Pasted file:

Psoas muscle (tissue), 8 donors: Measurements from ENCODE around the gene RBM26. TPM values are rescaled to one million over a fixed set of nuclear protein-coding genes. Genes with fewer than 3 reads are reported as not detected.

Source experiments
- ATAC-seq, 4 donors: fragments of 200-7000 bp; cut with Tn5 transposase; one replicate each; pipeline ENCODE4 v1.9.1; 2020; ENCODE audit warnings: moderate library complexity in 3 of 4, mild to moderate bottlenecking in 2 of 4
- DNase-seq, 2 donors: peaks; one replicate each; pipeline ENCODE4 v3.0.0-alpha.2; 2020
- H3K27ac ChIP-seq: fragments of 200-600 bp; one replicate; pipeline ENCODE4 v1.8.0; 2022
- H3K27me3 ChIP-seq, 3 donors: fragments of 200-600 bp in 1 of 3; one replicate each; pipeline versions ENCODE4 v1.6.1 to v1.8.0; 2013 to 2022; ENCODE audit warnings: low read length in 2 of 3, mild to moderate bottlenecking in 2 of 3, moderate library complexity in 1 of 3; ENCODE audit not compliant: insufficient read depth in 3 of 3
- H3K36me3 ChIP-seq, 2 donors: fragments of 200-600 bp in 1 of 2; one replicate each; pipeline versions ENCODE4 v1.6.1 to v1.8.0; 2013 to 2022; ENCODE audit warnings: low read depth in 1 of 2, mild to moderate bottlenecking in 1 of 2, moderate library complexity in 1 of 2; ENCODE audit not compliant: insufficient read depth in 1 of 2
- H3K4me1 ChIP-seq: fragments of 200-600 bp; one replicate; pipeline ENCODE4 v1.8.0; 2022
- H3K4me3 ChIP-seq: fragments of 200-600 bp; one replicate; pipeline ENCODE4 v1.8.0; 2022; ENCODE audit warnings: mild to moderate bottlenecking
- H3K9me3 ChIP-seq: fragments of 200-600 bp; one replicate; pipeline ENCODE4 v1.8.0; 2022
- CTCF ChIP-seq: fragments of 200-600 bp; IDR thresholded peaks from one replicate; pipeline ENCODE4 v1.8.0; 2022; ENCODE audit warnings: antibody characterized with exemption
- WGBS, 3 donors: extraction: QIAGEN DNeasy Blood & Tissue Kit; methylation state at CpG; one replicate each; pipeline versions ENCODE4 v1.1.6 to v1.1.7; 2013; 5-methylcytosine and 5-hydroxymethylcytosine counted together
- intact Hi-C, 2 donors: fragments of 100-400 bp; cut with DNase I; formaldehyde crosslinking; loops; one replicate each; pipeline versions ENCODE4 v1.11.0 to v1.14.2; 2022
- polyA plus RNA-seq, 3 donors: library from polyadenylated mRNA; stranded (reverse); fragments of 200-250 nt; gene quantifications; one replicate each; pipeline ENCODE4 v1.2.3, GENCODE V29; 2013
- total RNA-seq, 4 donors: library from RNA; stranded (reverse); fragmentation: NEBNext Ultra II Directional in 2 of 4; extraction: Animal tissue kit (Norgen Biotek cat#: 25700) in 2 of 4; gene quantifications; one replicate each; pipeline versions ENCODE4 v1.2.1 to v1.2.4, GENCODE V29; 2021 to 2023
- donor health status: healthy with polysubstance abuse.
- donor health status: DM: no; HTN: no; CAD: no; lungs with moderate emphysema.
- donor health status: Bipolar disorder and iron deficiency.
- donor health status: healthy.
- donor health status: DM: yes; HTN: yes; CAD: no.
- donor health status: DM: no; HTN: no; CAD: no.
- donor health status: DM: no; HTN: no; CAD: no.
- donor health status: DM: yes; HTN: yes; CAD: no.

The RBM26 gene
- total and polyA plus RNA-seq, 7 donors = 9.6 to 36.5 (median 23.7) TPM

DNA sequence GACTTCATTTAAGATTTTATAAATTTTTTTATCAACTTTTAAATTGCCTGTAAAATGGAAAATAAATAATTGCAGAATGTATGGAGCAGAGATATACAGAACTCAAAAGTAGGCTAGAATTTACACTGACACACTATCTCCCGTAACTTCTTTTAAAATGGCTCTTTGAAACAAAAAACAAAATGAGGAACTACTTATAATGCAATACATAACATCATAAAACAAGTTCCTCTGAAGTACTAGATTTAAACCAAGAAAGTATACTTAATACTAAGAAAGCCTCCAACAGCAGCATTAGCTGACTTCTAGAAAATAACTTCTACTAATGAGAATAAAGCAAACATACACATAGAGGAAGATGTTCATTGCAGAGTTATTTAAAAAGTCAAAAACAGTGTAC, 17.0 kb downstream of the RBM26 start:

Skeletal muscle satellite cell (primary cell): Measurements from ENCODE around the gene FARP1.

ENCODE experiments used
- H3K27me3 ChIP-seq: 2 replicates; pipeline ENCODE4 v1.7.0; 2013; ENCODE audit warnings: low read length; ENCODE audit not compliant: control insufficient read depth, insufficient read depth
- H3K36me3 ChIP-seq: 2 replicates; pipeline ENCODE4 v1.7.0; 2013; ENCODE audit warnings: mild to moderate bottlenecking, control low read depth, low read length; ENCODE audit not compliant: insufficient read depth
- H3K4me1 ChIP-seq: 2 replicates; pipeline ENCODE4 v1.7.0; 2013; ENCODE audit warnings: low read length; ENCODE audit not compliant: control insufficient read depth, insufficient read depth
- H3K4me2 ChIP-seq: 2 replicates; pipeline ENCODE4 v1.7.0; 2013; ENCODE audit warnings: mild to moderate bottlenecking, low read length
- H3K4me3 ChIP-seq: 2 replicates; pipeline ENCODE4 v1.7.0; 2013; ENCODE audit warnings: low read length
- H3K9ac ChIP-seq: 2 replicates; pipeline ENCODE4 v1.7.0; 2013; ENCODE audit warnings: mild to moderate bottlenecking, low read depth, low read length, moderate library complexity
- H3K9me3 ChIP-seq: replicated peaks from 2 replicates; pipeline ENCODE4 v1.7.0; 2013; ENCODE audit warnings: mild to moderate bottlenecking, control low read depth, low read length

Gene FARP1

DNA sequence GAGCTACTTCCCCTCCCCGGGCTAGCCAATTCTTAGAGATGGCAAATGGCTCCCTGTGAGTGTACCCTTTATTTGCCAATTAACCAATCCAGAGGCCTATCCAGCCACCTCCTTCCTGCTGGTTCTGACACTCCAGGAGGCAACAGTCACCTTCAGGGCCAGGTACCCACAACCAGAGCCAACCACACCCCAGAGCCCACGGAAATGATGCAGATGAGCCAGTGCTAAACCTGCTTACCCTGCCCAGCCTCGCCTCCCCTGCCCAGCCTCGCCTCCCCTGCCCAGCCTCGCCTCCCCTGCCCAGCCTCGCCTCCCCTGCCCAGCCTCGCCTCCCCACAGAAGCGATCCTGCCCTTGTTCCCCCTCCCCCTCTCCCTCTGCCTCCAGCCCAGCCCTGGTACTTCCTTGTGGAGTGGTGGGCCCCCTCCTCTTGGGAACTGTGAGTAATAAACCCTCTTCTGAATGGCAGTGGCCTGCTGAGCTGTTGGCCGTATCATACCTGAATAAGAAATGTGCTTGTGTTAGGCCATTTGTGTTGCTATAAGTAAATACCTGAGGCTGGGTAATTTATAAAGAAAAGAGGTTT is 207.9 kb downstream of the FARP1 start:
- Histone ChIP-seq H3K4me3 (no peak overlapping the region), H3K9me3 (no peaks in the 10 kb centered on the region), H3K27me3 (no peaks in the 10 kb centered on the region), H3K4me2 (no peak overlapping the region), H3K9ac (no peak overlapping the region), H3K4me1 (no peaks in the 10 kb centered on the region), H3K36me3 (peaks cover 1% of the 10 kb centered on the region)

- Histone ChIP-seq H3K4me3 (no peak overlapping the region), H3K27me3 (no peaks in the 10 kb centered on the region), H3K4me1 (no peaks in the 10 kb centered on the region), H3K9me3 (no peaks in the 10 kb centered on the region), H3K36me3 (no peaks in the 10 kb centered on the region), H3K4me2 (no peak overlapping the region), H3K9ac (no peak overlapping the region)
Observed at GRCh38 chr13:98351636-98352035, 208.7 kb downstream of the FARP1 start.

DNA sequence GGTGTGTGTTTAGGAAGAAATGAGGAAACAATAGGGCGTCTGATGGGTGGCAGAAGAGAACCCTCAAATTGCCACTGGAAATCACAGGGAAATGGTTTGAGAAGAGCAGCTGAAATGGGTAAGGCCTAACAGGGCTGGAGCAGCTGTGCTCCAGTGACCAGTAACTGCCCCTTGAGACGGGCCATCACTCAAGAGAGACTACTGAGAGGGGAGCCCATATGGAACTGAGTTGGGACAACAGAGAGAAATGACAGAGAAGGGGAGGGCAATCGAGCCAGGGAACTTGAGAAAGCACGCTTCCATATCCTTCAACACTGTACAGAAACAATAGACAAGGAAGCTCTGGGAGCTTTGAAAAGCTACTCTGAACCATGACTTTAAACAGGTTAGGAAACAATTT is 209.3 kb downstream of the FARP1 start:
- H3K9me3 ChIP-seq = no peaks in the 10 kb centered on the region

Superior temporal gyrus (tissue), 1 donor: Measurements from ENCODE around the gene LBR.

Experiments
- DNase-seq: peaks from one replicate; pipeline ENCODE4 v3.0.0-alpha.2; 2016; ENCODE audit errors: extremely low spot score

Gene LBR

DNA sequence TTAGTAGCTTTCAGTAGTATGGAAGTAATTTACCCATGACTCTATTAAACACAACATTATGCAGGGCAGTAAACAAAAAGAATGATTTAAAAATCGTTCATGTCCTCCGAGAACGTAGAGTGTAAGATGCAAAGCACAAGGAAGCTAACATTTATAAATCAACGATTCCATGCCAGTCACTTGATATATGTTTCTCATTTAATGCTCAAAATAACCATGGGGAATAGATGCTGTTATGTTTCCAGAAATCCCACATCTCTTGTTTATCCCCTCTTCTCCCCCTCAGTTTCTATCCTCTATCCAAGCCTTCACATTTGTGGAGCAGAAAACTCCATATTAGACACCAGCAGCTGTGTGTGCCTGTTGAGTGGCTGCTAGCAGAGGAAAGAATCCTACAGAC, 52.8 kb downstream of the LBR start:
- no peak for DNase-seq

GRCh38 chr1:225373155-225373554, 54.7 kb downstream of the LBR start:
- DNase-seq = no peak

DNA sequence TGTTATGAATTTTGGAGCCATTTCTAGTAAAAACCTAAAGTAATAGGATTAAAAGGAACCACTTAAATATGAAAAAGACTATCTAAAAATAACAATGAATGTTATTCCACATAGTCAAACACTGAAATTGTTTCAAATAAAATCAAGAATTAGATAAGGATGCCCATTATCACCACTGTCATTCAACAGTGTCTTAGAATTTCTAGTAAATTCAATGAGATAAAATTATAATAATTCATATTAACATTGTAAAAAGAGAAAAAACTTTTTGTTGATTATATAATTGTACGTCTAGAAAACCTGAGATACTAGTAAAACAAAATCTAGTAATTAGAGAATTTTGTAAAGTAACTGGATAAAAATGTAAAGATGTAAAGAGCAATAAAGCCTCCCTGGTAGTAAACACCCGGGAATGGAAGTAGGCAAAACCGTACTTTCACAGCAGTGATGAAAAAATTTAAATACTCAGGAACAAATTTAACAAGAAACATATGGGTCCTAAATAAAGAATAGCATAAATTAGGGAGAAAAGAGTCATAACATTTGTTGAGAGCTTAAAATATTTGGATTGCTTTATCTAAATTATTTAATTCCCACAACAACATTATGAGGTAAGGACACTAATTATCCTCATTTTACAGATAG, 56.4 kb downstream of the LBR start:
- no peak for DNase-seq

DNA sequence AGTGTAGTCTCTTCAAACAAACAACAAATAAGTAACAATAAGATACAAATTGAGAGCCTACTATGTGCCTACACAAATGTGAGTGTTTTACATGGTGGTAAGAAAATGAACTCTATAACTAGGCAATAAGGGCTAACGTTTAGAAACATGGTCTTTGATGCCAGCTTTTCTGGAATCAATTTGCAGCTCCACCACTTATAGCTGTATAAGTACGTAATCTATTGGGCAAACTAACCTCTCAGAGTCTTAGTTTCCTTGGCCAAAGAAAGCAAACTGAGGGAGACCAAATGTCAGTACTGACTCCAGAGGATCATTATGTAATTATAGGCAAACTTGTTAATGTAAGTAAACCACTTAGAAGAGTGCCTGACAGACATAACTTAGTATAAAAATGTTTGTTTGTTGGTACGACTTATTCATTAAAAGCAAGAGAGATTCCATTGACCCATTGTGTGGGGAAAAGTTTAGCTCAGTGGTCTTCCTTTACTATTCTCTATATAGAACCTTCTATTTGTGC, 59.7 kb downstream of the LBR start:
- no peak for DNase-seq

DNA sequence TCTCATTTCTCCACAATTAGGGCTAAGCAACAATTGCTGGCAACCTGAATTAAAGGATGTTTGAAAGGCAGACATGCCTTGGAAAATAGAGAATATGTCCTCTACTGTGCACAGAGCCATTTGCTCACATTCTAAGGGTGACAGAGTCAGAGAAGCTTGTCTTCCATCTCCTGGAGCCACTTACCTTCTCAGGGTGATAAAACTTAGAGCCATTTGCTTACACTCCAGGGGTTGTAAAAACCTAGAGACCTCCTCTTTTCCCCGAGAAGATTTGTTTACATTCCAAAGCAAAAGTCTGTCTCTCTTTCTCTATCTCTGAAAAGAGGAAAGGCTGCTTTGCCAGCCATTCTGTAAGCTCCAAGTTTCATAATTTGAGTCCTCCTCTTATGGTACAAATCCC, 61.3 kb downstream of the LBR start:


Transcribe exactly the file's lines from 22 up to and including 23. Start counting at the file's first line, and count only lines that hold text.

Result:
- donor health status: DM: no; HTN: no; CAD: no.
- donor health status: DM: yes; HTN: yes; CAD: no.